Point of View

North Carolinians want more renewable fuel

July 14, 2013 

At the height of the summer driving season, it is unfortunate how dependent drivers in North Carolina and the rest of the country remain on high-priced gasoline. Drivers in the Tar Heel state can expect to pay as much as $3.79 a gallon to fill up their cars. The effect of those high gas prices on families is eye-opening. In fact, when it costs more to fulfill basic transportation needs, new polling shows that North Carolinians are less likely to spend money on dining out, clothes and even gifts. We deserve our independence with more renewable fuel options at the pump.

In 2011, North Carolinians spent nearly 7 percent of their incomes on gasoline, compared with the national average of 4 percent. With a median household income in the state of $46,291, family spending on gas reaches more than $3,000 every year. Every month North Carolinians are spending over $250 on gas that could be spent on food, clothing or investing in education and retirement. It is no wonder that North Carolina drivers are ready for a break.

The Biofuels Center of North Carolina, along with Fuels America – a coalition of organizations committed to protecting America’s Renewable Fuel Standard – recently commissioned a poll to gauge how North Carolina consumers are affected by high and volatile gas prices. Nearly 4 in every 5 respondents, or 79 percent, believe that transitioning the state’s economy from one that depends on oil to one that depends on renewable fuel is a good idea.

Sixty-five percent agree that renewable fuel helps reduce the cost of gas and saves drivers money at the pump. Additionally, 79 percent of North Carolinians polled think America should be using more renewable fuel, and 76 percent support the one policy in place that is making that happen: the Renewable Fuel Standard.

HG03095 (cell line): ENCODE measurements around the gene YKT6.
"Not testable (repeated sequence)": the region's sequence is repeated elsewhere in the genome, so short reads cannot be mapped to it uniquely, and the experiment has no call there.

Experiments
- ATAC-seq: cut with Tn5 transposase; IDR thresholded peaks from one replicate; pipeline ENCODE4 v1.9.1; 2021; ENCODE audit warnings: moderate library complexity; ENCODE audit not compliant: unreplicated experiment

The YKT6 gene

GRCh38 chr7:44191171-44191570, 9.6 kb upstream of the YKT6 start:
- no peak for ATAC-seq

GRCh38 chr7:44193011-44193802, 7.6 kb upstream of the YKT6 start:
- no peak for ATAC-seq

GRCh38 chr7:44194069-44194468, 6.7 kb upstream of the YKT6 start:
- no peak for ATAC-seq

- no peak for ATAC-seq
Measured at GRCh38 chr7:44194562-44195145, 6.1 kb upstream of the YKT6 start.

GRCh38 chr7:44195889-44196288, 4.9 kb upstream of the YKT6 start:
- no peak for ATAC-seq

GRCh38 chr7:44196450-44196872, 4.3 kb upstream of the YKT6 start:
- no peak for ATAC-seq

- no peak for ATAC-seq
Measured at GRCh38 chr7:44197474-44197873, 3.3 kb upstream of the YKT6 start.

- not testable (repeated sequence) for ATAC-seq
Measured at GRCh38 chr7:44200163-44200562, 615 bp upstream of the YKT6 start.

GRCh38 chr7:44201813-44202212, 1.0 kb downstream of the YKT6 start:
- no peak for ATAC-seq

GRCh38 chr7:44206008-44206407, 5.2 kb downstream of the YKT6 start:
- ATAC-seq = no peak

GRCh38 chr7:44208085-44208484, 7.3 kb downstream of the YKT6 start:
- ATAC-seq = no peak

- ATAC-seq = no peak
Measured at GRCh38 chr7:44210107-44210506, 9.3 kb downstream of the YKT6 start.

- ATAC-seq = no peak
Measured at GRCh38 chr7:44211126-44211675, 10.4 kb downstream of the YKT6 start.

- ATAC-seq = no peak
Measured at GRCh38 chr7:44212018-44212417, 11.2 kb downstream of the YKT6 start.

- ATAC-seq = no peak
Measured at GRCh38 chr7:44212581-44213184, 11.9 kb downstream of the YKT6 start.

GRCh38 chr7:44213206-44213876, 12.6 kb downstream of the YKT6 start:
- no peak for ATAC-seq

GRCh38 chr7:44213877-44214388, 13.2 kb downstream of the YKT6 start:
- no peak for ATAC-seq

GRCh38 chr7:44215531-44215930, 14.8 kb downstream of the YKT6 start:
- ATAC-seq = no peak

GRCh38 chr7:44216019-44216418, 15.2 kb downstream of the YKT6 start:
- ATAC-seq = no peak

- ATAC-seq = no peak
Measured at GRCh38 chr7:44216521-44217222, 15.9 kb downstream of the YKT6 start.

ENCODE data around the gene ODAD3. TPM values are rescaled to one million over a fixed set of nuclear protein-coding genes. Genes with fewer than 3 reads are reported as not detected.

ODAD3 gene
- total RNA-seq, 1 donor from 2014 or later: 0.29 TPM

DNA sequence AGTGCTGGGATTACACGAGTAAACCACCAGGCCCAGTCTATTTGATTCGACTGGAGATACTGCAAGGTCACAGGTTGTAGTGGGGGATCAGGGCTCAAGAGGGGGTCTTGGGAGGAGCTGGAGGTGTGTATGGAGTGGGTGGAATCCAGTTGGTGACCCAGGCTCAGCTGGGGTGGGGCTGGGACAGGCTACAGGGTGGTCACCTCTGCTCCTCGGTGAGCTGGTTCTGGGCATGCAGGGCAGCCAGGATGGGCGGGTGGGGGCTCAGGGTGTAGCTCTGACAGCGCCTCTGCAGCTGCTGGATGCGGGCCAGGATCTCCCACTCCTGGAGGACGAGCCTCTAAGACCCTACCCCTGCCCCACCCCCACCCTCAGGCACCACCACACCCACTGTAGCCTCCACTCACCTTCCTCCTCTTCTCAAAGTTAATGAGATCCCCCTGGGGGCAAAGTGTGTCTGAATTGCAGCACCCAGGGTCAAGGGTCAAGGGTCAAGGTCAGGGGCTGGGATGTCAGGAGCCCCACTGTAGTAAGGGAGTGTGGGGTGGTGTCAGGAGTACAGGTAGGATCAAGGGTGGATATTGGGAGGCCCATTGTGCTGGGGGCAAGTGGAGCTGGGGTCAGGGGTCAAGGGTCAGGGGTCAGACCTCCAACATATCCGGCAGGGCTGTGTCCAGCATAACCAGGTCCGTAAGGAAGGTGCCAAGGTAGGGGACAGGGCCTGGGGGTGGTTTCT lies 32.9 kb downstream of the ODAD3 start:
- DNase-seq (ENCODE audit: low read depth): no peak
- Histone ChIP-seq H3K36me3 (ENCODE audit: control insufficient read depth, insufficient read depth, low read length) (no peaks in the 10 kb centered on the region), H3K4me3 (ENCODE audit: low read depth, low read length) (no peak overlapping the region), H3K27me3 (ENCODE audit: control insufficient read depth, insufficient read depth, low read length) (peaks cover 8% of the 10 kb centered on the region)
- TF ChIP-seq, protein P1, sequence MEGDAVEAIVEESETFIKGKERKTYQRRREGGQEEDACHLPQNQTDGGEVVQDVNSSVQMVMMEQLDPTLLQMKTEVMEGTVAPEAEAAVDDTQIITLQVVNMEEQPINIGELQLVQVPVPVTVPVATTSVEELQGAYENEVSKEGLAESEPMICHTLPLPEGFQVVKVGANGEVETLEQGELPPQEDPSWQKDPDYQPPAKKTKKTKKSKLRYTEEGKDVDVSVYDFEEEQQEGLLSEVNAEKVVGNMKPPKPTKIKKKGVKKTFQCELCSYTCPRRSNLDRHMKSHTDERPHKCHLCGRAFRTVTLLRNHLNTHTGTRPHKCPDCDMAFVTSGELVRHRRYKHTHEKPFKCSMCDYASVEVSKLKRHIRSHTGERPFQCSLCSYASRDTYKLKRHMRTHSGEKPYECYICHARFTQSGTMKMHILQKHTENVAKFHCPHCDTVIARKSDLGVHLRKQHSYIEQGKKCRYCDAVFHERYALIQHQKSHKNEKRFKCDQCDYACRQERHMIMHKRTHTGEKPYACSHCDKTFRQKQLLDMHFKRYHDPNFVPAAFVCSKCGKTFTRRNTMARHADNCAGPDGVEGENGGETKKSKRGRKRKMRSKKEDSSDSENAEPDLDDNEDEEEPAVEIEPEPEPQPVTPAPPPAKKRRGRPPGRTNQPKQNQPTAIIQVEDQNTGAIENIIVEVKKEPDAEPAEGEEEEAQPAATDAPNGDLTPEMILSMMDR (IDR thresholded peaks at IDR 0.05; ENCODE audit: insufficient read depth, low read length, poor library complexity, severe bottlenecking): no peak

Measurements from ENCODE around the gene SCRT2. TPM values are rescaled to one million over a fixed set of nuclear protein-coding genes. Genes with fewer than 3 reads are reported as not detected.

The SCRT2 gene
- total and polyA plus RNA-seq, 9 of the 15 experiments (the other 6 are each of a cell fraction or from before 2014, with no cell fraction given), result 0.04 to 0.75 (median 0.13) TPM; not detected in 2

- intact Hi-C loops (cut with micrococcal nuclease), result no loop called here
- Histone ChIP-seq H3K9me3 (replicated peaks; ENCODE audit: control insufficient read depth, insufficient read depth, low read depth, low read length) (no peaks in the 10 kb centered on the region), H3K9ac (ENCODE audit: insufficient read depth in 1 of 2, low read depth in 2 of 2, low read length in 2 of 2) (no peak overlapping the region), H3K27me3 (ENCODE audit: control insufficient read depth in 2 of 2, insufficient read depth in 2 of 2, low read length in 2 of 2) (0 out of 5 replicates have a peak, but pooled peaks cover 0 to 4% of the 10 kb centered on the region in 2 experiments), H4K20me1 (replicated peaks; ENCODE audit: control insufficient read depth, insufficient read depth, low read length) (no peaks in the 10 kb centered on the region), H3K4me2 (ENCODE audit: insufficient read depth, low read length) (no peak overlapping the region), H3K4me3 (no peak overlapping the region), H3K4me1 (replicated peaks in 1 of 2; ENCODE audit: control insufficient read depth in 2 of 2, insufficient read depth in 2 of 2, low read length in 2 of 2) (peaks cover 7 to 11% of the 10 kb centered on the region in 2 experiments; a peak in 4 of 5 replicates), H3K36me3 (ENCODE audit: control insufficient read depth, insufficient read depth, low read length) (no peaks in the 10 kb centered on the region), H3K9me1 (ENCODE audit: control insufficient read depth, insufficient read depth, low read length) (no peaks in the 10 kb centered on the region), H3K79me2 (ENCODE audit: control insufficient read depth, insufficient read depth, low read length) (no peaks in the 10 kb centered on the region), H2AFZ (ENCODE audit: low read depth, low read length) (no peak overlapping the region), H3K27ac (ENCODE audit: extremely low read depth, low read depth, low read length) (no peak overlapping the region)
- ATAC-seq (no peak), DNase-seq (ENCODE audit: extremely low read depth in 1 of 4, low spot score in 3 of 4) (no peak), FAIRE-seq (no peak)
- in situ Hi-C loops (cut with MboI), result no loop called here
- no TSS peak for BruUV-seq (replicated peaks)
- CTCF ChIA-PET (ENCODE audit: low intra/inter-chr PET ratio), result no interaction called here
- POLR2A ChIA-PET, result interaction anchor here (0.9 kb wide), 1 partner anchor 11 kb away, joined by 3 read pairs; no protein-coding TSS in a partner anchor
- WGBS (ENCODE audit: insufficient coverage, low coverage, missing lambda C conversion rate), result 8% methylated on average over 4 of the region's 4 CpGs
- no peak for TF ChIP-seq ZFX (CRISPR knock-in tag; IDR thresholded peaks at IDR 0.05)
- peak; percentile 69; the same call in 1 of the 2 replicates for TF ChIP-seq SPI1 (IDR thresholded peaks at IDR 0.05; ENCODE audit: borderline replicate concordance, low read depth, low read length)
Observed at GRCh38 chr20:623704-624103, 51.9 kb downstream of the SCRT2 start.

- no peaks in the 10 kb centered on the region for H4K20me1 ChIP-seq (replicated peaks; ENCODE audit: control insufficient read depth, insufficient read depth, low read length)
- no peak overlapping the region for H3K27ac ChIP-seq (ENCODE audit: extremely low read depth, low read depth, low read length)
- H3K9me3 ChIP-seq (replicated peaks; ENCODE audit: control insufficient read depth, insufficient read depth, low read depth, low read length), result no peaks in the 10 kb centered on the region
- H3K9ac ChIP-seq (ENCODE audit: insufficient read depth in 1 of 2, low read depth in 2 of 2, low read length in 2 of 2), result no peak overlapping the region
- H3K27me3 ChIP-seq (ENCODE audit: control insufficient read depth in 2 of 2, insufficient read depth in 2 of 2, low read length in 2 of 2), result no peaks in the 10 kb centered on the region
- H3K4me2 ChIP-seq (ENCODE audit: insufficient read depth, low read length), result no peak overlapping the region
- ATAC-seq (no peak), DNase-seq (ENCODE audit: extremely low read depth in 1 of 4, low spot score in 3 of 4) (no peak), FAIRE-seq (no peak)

Renewable fuel currently makes up about 10 percent of America’s transportation fuel supply. It is already saving consumers money at the pump, and, as the recent polling data demonstrates, consumers are ready for more.

In North Carolina, we are delivering. Our biotech companies are leading the development and production of renewable fuel. Chemtex International, based in Wilmington, is in the development stages of a new biorefinery that is expected to be operational by mid-2015 using at least 300,000 tons of biomass and providing direct jobs in the state. North Carolina is emerging as a leader in advanced renewable fuel technology.

North Carolina is also the North American headquarters for Novozymes North America. With more than 500 employees, our Franklinton site is the largest multi-purpose enzyme manufacturing plant in the United States. Enzymes are a key technology for conversion of plants and waste to biofuels.

Federal policies like the RFS support this progress. It is the only policy working to create space in the oil-dominated fuel sector and moving us toward using more sustainable fuel sources.

A study out of Louisiana State University credits the mix of renewable fuel in our gasoline with lowering the average price of a gallon by $0.79, and Iowa State University estimates the savings to be $1.09. Either way, that’s a significant savings – giving consumers more money to save or spend on their families.

Today, 400,000 Americans are at work because of renewable fuel in good-paying, stable jobs – and the increase of advanced biofuels facilities can help create 800,000 more nationwide. Currently, advanced renewable fuel facilities are operating in more than 22 states, and here in North Carolina we can lead the way in developing these fuels.

The RFS is working. The policy is critical to allowing North Carolinians the opportunity to have fuel diversity and lower gas prices. It’s working in North Carolina. Let’s let it work.

Adam Monroe is president of Novozymes North America in Franklinton.

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